When in early 2010 Google shared with the public that they had been breached in what became known as the Aurora attacks, they said that the attackers got their hands on some source code and were looking to access Gmail accounts of Tibetan activists.
What they didn’t make public is that the hackers have also accessed a database containing information about court-issued surveillance orders that enabled law enforcement agencies to monitor email accounts belonging to diplomats, suspected spies and terrorists.
Whether this was the primary goal of the attacks as well as how much information was exfiltrated is unknown.
It is widely believed (though never unequivocally confirmed) that hackers were hired by the Chinese government, and current and former U.S. government officials interviewed by the Washington Post say that the database in question was possibly accessed in order to discover which Chinese intelligence operatives located in the U.S. were under surveillance.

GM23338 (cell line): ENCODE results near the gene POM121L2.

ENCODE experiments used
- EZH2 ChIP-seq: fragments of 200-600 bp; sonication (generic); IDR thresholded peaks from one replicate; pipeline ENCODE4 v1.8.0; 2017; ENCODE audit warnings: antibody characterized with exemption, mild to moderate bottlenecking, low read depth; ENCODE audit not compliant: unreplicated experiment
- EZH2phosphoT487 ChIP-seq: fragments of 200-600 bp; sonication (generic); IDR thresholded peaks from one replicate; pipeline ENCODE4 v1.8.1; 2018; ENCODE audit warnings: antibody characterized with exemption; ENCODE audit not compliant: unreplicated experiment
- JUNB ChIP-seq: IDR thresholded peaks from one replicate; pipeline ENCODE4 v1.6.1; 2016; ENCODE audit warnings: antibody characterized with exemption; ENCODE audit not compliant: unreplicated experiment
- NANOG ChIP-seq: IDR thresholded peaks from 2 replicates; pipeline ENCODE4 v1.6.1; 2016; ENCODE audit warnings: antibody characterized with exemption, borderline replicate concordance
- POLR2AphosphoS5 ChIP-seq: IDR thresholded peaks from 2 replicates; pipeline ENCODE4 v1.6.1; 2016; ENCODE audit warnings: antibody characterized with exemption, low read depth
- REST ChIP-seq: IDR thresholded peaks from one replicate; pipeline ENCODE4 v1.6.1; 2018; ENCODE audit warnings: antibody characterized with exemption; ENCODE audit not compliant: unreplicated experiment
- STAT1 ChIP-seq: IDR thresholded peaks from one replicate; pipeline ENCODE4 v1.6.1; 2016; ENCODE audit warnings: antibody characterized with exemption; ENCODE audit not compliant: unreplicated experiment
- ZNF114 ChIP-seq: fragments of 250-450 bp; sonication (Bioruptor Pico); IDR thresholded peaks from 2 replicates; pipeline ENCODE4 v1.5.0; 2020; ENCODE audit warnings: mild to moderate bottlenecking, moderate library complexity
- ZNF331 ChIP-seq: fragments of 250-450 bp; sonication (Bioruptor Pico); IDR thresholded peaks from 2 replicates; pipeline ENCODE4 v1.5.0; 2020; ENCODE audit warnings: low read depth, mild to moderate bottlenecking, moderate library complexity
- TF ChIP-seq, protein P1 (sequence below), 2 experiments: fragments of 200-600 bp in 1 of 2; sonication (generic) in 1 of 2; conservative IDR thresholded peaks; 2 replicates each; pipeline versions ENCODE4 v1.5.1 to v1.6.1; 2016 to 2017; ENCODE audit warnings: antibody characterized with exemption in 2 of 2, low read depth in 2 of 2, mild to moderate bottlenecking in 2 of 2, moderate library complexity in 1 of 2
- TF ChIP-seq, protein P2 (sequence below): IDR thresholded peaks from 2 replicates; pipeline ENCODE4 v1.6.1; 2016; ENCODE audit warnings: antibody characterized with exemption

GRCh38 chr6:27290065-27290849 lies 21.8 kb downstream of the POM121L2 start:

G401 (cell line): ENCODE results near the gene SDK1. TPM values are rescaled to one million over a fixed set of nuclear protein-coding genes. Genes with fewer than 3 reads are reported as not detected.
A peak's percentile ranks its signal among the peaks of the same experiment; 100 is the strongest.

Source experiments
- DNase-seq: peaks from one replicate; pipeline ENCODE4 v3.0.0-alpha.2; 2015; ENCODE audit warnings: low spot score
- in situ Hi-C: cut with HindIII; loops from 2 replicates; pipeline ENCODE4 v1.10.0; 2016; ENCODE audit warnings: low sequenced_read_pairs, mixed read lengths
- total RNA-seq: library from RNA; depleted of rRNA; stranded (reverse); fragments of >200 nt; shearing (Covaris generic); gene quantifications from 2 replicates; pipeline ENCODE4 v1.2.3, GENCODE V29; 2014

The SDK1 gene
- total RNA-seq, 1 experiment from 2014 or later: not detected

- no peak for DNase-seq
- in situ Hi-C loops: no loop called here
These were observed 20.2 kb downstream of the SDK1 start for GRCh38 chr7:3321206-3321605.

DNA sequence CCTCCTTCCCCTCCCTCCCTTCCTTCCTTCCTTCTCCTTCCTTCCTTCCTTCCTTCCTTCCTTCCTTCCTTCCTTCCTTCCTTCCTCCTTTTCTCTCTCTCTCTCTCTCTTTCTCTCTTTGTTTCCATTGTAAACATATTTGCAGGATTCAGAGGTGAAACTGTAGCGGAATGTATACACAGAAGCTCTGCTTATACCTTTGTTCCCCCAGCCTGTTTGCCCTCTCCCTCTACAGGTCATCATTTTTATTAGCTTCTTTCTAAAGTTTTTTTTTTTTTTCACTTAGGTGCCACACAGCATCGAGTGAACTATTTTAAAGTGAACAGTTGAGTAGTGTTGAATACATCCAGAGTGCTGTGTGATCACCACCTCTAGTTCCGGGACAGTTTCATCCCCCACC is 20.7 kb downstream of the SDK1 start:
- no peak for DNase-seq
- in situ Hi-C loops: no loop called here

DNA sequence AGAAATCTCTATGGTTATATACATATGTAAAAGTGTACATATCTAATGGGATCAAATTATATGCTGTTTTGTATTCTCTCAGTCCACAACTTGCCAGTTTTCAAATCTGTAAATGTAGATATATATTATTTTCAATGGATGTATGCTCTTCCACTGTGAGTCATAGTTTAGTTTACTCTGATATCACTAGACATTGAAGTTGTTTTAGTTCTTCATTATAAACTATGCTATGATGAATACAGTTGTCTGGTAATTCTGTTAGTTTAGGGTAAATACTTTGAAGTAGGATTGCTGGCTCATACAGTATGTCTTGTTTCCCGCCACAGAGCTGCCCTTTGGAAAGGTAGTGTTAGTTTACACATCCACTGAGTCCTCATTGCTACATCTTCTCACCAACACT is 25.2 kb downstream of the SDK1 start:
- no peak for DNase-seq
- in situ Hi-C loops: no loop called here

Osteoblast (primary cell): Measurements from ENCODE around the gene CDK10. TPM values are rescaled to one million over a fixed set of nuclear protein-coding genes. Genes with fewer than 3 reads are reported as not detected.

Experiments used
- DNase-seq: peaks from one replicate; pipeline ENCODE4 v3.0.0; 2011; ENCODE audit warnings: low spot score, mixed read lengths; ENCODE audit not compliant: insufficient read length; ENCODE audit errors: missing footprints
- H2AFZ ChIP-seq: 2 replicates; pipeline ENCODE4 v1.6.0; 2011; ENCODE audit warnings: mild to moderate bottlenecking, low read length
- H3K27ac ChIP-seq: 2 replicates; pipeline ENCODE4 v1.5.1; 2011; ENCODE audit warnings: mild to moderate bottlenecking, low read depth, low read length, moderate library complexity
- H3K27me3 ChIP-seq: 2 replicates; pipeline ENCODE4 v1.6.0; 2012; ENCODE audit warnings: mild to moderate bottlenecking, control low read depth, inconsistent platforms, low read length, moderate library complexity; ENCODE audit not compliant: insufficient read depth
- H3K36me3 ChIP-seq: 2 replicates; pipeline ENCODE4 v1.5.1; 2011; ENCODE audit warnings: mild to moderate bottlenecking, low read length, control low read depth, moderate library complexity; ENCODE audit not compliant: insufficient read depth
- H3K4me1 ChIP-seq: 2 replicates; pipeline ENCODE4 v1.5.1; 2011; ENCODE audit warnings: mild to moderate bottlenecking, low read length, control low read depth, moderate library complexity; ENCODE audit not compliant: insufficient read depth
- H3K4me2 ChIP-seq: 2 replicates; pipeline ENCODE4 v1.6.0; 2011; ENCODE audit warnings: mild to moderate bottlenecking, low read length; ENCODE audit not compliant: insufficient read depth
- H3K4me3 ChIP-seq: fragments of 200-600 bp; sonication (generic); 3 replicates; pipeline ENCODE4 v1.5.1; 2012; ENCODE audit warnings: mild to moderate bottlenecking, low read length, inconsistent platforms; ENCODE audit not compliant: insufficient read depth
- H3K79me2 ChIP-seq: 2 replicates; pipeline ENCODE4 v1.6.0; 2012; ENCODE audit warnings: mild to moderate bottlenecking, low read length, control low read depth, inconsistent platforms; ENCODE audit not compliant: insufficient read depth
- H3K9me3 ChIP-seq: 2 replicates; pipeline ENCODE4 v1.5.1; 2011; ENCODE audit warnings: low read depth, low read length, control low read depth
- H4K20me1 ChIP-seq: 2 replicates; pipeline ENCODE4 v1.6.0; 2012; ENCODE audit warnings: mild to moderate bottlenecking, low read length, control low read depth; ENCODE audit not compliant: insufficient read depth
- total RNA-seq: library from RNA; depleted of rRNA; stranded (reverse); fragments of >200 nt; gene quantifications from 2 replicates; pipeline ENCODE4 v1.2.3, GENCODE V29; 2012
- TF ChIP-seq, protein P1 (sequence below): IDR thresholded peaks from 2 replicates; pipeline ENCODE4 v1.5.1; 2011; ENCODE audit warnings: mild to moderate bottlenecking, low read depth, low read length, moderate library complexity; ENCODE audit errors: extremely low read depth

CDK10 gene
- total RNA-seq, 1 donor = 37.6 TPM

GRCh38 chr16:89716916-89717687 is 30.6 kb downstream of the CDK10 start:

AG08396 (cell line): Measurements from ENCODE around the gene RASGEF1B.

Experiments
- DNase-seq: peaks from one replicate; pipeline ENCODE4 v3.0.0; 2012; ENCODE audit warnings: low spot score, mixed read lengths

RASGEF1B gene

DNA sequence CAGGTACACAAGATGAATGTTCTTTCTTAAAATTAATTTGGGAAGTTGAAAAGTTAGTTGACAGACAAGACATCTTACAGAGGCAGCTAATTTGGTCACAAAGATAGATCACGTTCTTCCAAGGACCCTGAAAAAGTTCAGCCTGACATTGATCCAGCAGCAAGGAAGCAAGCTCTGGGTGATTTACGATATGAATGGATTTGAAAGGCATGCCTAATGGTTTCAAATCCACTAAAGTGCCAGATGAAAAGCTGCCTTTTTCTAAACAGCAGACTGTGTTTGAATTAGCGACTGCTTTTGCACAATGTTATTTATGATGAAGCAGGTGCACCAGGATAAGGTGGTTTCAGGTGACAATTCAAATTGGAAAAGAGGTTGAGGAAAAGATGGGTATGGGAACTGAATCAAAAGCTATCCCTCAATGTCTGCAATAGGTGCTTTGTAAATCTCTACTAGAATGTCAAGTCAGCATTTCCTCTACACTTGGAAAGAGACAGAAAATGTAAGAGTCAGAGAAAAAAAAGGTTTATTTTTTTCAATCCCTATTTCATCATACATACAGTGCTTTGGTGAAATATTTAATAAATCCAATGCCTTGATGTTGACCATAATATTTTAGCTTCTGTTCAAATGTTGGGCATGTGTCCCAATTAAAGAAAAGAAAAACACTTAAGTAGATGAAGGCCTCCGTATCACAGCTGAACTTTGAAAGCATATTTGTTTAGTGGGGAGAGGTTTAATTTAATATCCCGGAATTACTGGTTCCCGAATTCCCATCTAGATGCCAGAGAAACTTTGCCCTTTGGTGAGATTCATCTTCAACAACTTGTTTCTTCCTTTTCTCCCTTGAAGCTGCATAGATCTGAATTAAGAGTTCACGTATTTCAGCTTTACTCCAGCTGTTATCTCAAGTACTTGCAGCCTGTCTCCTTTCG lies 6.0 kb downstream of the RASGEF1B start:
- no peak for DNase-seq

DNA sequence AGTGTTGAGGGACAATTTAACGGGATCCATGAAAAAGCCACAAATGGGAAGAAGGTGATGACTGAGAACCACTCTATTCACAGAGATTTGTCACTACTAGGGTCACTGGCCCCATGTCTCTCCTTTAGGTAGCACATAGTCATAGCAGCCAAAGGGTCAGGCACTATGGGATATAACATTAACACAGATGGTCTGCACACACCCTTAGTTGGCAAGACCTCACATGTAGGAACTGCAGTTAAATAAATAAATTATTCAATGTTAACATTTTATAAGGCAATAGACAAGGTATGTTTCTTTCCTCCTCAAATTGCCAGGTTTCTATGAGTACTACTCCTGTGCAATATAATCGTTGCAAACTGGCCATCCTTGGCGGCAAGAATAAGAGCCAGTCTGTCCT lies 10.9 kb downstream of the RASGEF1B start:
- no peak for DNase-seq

Armed with such information, Chinese intelligence agencies might decide to extract the suspected operatives, or instruct them to provide false information aimed at deceiving U.S. intelligence agents.
The theory is also backed by an earlier claim by Dave Aucsmith, senior director of Microsoft’s Institute for Advanced Technology in Governments, who said that the Aurora attacks directed at Microsoft were aimed at discovering similar information regarding Microsoft accounts.
“If you think about this, this is brilliant counter-intelligence. You have two choices: If you want to find out if your agents, if you will, have been discovered, you can try to break into the FBI to find out that way. Presumably that’s difficult. Or you can break into the people that the courts have served paper on and see if you can find it that way. That’s essentially what we think they were trolling for, at least in our case,” he shared with the attendees of a government IT conference.
As usual, the Chinese deny having anything to do with the attacks, and the U.S. government has also decided not to comment on these claims. Google followed suit, and Aucsmith commented the publication of the article by saying that his comments were “not meant to cite any specific Microsoft analysis or findings about motive or attacks.”